Personal Injury

Safety violations result in deadly explosion, $1.2 million fine

A New Hampshire gunpowder substitute manufacturer faces federal fines of $1.2 million following a deadly plant explosion in May that killed two workers who had been on the job for just a month. Officials from the Occupational Safety and Health Administration conducted an investigation of Black Mag LLC’s facilities to determine the cause of the blast and found dozens of workplace safety and health violations, including failure to prohibit smoking in the facility and other basic safety and security measures.

“The fines levied here pale in comparison to the value of the two lives lost,” said Secretary of Labor Hilda Solis. “Nonetheless, this was a tragedy that easily could have been prevented had the employer valued the health and safety of its employees. Employers should not sacrifice their workers’ lives for a profit, and no one should be injured or killed for a paycheck.”

According to OSHA, on May 14, the two workers and a plant supervisor were manufacturing a gun powder substitute known as Black Mag powder when the explosion occurred. The workers had been required to hand feed powder into operating equipment without essential protective controls in place.

The employer also chose not to implement remote starting procedures, isolate operating stations, establish safe distancing and erect barriers or shielding — all of which are absolutely vital for the safe manufacture of explosive powder. Additionally, the employer chose not to provide the personal protective equipment and other safety measures its employees needed to work safely with such a hazardous material.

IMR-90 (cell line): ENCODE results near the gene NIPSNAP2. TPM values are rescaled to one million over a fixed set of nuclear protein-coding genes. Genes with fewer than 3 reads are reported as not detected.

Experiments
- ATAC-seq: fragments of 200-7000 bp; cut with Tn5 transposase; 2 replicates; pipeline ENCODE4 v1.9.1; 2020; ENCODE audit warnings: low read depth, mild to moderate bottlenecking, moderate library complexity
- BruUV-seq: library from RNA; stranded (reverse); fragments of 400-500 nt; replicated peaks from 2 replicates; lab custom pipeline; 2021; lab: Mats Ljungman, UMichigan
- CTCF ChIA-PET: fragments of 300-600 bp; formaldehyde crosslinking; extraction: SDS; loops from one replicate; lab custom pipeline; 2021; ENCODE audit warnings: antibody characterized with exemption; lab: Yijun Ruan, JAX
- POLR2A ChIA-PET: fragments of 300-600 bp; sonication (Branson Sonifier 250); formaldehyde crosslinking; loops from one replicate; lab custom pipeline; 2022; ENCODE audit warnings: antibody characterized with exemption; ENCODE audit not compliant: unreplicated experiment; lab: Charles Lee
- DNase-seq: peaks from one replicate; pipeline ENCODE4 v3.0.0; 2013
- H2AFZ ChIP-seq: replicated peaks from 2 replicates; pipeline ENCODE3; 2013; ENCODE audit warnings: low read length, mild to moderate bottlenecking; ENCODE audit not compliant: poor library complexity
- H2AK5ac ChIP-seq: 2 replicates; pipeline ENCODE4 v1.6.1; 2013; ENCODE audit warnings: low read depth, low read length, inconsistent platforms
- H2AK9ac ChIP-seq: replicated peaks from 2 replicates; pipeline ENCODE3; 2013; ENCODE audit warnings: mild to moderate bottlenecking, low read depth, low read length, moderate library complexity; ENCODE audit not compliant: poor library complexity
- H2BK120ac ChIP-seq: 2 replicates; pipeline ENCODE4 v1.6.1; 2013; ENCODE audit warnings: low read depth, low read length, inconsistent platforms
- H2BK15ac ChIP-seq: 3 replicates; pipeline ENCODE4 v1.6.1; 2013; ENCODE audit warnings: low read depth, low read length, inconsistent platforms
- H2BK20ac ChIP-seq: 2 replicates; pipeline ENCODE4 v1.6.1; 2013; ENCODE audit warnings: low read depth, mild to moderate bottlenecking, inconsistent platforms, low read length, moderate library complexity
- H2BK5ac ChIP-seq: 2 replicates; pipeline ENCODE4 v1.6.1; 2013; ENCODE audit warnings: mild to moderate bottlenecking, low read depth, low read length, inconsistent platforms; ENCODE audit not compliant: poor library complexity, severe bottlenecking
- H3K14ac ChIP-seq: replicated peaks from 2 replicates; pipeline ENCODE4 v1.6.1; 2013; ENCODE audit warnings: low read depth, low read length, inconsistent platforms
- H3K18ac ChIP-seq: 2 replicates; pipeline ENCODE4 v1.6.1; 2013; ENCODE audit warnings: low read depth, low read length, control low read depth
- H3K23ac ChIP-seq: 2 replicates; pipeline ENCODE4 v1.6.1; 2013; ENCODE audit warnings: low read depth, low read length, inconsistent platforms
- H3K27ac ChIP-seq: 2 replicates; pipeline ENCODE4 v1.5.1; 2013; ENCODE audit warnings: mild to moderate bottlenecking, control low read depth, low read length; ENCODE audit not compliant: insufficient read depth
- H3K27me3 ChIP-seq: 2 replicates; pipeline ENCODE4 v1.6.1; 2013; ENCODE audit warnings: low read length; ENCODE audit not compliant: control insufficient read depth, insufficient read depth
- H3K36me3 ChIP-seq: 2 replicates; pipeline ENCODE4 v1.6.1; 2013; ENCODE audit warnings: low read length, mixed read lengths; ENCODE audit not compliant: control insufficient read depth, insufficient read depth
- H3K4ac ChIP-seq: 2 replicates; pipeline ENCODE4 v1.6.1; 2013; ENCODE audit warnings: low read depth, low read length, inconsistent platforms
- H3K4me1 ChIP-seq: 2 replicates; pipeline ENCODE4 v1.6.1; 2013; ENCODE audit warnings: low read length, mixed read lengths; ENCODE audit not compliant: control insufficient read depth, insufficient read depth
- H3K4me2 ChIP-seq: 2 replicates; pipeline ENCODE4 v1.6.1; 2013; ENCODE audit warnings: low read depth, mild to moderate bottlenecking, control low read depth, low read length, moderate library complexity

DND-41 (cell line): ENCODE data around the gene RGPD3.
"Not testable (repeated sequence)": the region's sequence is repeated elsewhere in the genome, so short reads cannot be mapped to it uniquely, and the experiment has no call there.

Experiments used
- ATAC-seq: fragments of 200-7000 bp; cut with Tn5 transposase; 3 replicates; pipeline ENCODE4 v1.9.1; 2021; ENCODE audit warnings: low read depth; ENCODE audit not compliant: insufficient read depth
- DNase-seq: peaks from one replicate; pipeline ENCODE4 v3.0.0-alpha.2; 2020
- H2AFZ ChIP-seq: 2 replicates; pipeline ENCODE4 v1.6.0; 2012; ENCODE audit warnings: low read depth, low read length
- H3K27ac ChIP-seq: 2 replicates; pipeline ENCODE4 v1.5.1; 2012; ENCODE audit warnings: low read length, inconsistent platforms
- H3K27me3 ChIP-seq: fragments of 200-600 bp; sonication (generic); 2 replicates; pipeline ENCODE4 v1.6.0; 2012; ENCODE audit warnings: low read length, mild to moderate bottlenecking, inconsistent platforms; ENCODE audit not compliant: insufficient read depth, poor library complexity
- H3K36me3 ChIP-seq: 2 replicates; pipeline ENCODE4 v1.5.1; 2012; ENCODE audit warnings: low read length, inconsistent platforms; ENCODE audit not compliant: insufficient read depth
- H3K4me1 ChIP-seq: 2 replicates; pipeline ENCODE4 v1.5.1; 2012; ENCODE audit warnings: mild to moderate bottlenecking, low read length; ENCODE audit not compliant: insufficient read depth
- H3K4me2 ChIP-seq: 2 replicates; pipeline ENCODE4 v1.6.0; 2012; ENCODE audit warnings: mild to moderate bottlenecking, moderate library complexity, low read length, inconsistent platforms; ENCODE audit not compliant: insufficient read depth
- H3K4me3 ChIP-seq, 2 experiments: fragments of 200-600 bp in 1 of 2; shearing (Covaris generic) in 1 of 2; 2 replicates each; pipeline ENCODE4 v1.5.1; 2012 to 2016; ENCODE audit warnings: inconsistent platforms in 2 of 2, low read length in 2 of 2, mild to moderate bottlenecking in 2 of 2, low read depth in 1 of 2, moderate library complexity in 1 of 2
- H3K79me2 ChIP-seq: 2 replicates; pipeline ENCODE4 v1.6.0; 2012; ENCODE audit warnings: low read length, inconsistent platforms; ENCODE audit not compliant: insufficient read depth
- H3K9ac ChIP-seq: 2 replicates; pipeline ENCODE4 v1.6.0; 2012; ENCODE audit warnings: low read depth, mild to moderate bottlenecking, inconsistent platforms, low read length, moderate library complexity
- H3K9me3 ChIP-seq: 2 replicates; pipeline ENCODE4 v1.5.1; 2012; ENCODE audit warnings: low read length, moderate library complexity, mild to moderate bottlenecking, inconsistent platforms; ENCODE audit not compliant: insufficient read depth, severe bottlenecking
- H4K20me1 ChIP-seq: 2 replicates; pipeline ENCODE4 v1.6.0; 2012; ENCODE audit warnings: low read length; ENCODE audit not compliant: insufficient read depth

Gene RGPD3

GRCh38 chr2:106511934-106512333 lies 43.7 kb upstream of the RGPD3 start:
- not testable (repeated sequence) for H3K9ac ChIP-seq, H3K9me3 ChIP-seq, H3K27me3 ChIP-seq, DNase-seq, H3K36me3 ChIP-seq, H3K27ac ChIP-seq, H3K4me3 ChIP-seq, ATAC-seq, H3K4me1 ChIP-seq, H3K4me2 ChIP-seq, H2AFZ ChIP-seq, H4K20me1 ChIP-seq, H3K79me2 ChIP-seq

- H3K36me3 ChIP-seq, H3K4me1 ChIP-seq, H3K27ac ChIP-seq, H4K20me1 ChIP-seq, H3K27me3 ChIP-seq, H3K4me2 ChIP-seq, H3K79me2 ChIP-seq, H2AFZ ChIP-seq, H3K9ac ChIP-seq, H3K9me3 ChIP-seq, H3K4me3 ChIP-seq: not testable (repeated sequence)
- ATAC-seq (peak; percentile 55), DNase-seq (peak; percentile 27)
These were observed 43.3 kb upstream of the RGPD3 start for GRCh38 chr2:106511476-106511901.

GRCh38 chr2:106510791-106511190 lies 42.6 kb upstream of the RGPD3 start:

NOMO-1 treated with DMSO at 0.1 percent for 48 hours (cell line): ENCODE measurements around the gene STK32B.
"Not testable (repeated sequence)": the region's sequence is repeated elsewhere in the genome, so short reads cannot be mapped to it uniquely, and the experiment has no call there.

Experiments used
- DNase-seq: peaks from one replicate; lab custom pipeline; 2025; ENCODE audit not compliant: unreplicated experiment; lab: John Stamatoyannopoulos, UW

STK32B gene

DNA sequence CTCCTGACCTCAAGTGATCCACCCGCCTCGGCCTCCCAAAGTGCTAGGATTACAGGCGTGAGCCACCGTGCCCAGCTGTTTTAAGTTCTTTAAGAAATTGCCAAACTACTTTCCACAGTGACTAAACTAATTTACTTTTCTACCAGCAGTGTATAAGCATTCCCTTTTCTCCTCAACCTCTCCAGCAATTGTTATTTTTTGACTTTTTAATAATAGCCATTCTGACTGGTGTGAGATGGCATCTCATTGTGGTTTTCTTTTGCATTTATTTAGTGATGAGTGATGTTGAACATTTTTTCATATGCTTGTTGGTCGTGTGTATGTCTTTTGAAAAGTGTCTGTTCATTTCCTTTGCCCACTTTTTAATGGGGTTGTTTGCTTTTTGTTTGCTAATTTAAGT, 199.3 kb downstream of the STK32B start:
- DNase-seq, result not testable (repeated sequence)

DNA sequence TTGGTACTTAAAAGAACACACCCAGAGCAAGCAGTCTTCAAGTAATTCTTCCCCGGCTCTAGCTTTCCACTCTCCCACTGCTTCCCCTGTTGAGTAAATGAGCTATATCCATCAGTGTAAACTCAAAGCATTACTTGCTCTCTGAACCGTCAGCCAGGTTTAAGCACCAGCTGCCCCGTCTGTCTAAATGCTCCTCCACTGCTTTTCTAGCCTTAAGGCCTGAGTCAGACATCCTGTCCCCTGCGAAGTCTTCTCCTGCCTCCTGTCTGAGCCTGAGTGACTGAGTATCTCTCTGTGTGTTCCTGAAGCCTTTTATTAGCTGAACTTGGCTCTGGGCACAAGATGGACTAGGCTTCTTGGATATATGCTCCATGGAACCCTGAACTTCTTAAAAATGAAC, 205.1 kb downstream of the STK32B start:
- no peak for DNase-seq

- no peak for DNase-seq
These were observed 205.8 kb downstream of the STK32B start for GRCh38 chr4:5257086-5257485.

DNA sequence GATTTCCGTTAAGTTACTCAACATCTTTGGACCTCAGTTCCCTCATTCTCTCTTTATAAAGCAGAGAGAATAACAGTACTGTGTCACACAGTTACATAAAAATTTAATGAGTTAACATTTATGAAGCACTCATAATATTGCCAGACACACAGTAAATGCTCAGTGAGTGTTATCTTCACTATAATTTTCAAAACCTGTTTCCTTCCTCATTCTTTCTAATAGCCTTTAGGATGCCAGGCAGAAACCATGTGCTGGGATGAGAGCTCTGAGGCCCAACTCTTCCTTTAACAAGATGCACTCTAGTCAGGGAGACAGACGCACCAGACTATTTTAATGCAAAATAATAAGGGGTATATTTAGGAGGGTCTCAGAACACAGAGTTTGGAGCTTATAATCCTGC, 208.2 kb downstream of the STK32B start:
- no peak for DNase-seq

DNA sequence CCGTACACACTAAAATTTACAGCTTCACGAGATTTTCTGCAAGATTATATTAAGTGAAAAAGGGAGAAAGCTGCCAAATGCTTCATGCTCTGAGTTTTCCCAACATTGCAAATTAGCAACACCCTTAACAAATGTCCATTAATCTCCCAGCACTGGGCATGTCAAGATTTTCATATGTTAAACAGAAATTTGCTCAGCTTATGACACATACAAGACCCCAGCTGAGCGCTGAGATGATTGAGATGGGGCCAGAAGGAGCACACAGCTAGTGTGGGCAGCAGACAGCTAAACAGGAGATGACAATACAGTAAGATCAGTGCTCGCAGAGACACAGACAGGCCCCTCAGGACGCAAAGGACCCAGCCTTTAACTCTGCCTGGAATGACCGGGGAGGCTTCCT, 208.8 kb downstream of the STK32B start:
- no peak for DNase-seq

OSHA said its findings amounted to citations for 4 egregious willful violations, 12 willful violations, 36 serious violations, and two other-than-serious violations. Total penalties amounted to $1,232,500.

“Even after a prior incident in which a worker was seriously injured, and multiple warnings from its business partners and a former employee, this employer still decided against implementing safety measures,” said Assistant Secretary of Labor for OSHA Dr. David Michaels.

“Unfortunately, we see this kind of disregard time and time again across industries. All employers must find and fix workplace hazards so these types of avoidable tragedies don’t happen, and workers can return home safely at the end of the day,” Dr. Michaels added.

OSHA considers willful citations egregious when more than one worker is exposed to a single hazard. The citation issued for that hazard is then multiplied by the number of workers exposed. In the case of Black Mag LLC, the four egregious willful citations were issued for the failure to train each of the four workers involved in the manufacture of the gun powder substitute. In addition to the two workers killed and their supervisor, there was an additional employee who left the job nine days before the explosion.

Other willful citations were issued for the failure to locate operators at safe locations while equipment was operating; separate workstations by distance or barriers and ensure that each worker was properly trained; provide adequate personal protective equipment, such as fire resistant clothing, face shields and gloves; safely store explosive substances; and identify explosion hazards in the company’s operating procedures. A willful violation is one committed with intentional knowing or voluntary disregard for the law’s requirements, or with plain indifference to worker safety and health.